Seoul N Tower can be reached via bus or cable car near Myeongdong Station. If the weather is nice enough, you can also walk to the top of Namsan Mountain on a surprisingly quiet path considering that Namsan Mountain lies in the heart of one of Seoul’s busiest and most popular districts. Personally I prefer to take the cable car up and then walk down so that I can appreciate the view and the trees without losing my breath climbing up.

270253_2018077423214_6588962_nLike nearly all major landmarks in cities around the world, Seoul has capitalized on Seoul N Tower’s location and atmosphere, so there is no shortage of things to do while at the top of Namsan Mountain. Here you’ll find multiple coffee shops, gift shops, and even a small but welcoming wine bar. If you take the elevator up to the top you can view Seoul from the observation deck which provides the best view from the tower while grabbing a coffee or writing a post card. There are also multiple restaurants at the top of the tower, Hancook offers Korean food with a very worth-worthwhile buffet, n. GRILL offers a fine French dining experience, and THE PLACE offers a more casual Italian dining experience. Prices are not cheap but then again you are paying for the view and the experience. My personal recommendation is to go to Hancook. The Korean food might not be as delicious as some other restaurants in Seoul but the view can’t be beat and it is more affordable at about 40,000 KRW per person. When considering that this also includes the ticket up to the observation deck it is not a bad deal at all.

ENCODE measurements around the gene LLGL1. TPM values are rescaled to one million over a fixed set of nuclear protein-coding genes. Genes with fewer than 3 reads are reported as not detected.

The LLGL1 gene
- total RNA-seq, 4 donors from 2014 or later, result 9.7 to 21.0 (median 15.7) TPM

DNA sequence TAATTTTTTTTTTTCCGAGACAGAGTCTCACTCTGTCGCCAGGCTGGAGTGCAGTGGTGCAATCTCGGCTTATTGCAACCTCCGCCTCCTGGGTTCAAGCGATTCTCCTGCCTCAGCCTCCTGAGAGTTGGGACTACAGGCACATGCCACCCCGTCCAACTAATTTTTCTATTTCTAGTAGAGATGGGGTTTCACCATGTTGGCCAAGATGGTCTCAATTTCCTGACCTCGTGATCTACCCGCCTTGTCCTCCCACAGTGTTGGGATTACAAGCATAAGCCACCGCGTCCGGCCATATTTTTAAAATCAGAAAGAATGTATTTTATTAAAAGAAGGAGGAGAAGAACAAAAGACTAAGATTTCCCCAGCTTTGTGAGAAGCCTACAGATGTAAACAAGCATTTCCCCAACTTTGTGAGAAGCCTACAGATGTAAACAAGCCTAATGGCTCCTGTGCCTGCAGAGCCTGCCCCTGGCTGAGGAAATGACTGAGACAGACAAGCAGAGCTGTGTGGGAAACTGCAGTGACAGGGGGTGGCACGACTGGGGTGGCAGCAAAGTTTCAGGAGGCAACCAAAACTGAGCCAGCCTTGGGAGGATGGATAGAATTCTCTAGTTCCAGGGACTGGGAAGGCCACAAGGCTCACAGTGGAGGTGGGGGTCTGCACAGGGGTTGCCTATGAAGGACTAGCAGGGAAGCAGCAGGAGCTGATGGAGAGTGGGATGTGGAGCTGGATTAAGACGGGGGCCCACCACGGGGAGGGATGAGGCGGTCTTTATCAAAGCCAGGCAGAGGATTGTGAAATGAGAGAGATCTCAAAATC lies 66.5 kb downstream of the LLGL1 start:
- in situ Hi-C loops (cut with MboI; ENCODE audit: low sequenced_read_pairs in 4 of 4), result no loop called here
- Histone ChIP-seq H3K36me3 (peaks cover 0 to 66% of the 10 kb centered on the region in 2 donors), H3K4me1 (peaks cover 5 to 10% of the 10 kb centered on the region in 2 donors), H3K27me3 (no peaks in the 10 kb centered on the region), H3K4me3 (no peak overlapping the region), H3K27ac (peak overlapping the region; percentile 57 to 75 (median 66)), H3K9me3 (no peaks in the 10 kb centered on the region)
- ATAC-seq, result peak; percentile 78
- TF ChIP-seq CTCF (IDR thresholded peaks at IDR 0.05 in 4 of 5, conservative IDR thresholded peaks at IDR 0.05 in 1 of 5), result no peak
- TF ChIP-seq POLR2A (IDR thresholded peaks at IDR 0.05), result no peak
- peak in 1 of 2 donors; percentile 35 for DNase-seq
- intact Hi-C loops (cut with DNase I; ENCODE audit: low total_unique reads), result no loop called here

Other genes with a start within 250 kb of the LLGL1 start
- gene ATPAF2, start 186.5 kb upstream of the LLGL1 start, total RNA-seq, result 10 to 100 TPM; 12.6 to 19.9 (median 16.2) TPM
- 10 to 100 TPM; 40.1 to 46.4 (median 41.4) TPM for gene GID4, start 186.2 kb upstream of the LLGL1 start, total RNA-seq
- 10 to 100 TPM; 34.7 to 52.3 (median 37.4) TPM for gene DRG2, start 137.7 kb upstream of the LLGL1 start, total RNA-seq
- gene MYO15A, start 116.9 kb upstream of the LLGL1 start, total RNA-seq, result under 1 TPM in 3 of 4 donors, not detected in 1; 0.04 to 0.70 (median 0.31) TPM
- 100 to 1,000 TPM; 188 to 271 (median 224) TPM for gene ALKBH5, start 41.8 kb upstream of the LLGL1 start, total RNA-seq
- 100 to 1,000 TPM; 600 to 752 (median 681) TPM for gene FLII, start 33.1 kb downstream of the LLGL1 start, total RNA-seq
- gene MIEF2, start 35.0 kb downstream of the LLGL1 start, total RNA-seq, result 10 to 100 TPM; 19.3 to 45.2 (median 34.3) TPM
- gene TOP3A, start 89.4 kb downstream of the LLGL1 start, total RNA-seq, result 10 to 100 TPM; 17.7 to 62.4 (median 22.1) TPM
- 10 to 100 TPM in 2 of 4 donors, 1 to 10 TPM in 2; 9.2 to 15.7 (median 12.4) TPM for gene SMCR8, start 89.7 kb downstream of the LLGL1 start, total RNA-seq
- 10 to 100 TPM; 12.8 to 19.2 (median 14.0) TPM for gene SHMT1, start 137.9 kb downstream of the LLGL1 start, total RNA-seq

268503_2018076703196_7801646_nAt the base of the tower you will also have the opportunity to participate in the “locks of love” tradition. This practice has been popular throughout history and in all different countries. The act requires that a couple, or in some cases friends, purchase two locks and write messages to each other or promises to each other, after which the couple locks the padlocks together and onto a fence or in the case of Seoul N Tower, onto one of the many love lock trees. Although some may deem this kind of gesture to be childish, when standing in a forest of love lock trees one cannot help but be compelled to do the same, especially if you visit the tower with that special someone.

In short, Seoul N Tower is a great place for couples but also a great place to visit for anyone who wants to see Seoul from one of its greatest vantage points. Do not miss out on one of Seoul’s most famous and most beautiful locations. 264025_2003417656729_525333_n

The Visa

When getting ready to come to Korea, applying for a visa isn’t always necessary. Most citizens of countries from around the world are able to stay in Korea for up to 90 days without applying for a formal visa. For trips longer than that you’ll need to plan ahead and prepare a few documents in order to get a long term visa. There are many different kinds of visas available to foreigners in Korea and each has their own qualifications and stipulations prior to being issued. This article focuses on the F4 Visa.